14. The United States plays an important role in global nuclear talks as both a nuclear power and global leader. The United States spearheaded Iran nuclear talks between the P5 + 1 in Iran, which could set an important precedent in the context of deterrence strategies and non-proliferation or de-proliferation efforts. I argue that while deterrence is a valuable tool, and has certainly proved effective in various instances, and in particular during the Cold War, achieving a global zero is most potent.

    Deterrence depends on the rationality of the countries and actors involved to make logical choices. Ultimately, there is no basis where one can argue that all nations and actors will make the appropriate choices. Further, deterrence cannot prevent nuclear accidents, which can easily escalate into global conflict. Ultimately, deterrence relies on transparency across nuclear programs and a clear understanding of actor capabilities. Opaque nuclear programs exacerbate nuclear weapons safety problems and lessen the efficacy of deterrence efforts. Covert programs are inherently more dangerous given the tighter compartmentalization of the program. Covert programs are susceptible to less thorough monitoring of safety efforts, lack of public debate and conversation about nuclear issues in such states, and an increased likelihood that military organizational interests will not be challenged. Further the more countries that maintain and retain nuclear weapons technology, the more likely that terrorist groups will be able to able to acquire the technology.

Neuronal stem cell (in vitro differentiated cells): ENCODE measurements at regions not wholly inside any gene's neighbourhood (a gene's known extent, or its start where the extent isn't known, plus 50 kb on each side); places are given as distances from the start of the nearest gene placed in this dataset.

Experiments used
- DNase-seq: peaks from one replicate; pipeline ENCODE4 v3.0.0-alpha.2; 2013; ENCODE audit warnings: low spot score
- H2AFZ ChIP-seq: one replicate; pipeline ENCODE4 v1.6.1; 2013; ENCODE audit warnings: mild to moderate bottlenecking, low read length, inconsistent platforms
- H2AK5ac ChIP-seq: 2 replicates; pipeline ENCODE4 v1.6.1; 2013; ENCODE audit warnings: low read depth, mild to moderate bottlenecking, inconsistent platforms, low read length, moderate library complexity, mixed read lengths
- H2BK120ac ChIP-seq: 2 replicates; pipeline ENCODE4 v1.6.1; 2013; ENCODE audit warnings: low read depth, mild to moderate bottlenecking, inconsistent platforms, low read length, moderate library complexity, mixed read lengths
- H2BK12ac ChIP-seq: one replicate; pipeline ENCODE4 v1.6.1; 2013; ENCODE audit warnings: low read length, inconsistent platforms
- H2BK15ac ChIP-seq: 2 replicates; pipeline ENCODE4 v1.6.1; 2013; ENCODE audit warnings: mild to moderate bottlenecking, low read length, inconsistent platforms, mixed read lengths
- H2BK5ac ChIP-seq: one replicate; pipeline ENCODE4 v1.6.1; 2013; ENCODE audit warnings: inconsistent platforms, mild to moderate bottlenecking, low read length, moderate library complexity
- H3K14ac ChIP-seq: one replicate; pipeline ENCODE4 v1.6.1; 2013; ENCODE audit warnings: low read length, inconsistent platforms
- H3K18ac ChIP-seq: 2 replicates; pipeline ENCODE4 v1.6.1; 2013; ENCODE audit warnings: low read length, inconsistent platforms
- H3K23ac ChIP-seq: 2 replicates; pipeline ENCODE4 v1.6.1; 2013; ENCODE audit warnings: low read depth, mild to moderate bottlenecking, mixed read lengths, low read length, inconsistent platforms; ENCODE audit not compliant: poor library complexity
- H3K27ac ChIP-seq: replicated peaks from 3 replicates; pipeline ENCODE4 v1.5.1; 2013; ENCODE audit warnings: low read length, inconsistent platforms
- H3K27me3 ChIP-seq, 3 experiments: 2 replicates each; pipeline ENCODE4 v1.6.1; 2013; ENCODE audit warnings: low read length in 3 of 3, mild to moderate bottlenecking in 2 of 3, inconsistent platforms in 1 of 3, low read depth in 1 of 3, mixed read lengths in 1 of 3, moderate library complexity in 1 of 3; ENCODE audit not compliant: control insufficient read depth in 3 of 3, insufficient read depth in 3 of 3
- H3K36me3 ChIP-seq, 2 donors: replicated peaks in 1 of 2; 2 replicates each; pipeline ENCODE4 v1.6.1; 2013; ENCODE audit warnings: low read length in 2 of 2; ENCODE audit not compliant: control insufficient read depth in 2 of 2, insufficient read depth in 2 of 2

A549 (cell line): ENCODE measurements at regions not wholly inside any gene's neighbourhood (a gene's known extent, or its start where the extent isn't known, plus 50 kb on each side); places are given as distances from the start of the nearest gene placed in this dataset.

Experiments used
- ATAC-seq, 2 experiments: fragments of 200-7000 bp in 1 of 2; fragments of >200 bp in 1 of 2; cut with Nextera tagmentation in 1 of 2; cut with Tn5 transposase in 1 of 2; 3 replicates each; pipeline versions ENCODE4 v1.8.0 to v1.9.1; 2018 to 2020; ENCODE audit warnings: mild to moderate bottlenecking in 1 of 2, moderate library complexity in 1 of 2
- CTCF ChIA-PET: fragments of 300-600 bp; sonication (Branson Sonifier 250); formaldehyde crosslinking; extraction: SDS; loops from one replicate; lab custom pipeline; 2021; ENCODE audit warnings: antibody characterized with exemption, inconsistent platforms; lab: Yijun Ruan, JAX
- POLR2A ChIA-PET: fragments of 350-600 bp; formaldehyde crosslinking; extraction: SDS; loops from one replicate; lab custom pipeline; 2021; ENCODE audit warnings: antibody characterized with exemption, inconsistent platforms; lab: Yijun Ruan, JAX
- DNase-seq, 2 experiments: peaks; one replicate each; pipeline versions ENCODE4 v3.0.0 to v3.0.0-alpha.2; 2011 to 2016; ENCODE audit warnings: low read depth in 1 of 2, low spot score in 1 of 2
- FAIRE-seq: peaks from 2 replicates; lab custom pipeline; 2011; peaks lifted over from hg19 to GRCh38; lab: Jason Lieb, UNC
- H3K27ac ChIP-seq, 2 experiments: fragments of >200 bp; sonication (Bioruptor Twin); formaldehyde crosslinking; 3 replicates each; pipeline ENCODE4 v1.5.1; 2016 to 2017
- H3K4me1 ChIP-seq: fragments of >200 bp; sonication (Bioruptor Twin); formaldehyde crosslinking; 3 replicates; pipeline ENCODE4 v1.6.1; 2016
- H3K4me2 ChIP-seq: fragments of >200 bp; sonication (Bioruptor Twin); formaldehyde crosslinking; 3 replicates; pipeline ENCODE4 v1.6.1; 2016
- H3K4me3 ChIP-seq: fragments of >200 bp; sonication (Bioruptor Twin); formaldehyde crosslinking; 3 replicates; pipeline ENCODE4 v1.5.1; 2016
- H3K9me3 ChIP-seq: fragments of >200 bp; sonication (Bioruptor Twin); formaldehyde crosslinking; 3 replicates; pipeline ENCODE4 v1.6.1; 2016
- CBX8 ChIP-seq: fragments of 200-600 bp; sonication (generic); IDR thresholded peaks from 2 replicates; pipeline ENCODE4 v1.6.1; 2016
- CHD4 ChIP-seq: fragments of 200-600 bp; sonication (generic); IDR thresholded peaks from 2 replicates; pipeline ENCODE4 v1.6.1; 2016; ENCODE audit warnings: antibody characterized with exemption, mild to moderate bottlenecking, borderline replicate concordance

While deterrence can certainly be an effective tool, and the notion of MAD can create incentives to cooperate, deterrence relies on certain expectations and the rationality of actors, to be 100% effective. The risk for failure is too large.

  15. I concur that the Nichols reading presented an interesting perspective on how current thinking about nuclear issues is pegged on the Cold War strategies and norms of the past. His description and integration of conceptual readiness was additive towards tracking the evolving nuclear strategy timeline. It is interesting to unravel Nichols’ inquiry into what a doctrine and the political meaning behind it should be situated to (in the context of this discussion forum).